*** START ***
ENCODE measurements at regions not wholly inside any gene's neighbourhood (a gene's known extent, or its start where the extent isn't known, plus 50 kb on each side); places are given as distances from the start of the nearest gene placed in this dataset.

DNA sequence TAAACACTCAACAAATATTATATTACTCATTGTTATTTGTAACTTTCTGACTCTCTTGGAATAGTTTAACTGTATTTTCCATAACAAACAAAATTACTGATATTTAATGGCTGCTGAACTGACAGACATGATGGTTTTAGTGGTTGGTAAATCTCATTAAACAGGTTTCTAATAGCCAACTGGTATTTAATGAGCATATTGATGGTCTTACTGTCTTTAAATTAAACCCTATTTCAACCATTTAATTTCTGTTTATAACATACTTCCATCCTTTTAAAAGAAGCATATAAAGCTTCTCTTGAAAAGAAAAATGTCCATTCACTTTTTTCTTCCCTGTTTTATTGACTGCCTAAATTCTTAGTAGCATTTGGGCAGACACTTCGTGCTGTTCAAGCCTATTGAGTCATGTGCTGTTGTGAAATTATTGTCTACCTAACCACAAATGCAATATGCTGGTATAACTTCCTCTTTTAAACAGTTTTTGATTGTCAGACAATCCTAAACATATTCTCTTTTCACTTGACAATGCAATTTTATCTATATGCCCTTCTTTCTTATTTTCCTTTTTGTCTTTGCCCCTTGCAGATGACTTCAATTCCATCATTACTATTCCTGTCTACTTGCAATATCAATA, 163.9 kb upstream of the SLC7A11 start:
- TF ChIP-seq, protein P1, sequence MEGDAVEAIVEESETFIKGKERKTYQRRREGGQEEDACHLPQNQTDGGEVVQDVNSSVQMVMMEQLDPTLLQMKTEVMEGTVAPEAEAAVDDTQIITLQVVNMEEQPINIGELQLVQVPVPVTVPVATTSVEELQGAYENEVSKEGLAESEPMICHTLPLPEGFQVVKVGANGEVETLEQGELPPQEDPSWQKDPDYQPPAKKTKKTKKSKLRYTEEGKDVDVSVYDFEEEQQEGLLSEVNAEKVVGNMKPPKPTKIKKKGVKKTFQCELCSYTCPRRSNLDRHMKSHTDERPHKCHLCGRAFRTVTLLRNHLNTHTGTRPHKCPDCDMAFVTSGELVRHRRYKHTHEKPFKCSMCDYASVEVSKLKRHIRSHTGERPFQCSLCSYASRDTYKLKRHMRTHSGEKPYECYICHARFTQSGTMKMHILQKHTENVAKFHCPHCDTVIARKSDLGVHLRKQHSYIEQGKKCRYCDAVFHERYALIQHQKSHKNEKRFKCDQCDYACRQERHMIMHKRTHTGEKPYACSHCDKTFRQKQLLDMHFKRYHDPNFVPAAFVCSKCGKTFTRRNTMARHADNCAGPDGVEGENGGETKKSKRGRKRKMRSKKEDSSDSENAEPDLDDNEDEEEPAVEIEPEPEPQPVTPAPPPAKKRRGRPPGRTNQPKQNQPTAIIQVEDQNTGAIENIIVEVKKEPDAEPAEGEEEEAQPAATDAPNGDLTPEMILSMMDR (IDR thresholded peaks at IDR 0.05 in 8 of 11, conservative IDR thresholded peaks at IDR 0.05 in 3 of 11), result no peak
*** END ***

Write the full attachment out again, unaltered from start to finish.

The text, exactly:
ENCODE measurements at regions not wholly inside any gene's neighbourhood (a gene's known extent, or its start where the extent isn't known, plus 50 kb on each side); places are given as distances from the start of the nearest gene placed in this dataset.

DNA sequence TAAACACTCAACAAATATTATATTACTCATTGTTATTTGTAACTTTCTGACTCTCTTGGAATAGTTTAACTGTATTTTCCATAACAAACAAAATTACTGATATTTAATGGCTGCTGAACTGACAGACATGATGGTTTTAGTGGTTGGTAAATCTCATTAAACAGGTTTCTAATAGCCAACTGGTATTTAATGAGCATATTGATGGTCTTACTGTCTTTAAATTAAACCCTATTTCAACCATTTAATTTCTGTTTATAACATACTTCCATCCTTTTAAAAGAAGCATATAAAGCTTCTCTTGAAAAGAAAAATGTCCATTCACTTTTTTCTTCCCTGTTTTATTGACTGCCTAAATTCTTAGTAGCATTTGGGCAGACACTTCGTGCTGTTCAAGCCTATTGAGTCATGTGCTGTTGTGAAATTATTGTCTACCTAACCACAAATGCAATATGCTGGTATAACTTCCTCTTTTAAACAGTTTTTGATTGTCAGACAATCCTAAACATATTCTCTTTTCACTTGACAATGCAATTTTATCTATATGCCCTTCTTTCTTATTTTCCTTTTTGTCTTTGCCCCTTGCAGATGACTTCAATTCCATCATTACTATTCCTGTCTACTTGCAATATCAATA, 163.9 kb upstream of the SLC7A11 start:
- TF ChIP-seq, protein P1, sequence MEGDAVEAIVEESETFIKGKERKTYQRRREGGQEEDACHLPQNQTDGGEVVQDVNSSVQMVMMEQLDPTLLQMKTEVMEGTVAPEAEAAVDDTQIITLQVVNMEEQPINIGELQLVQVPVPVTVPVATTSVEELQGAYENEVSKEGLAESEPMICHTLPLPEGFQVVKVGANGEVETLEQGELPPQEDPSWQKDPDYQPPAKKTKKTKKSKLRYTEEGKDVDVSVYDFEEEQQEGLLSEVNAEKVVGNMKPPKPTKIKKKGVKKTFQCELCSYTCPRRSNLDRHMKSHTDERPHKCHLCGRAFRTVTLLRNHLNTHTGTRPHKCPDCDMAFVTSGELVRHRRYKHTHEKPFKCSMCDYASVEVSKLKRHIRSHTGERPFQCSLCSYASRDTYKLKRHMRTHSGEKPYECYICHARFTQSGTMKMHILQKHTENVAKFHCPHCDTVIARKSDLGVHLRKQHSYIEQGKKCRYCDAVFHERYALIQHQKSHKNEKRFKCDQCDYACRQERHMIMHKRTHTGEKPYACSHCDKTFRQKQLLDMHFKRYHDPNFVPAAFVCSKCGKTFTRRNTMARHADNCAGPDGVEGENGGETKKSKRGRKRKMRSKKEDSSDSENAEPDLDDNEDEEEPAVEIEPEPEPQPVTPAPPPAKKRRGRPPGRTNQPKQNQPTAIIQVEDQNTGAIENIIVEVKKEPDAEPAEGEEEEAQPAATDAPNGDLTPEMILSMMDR (IDR thresholded peaks at IDR 0.05 in 8 of 11, conservative IDR thresholded peaks at IDR 0.05 in 3 of 11), result no peak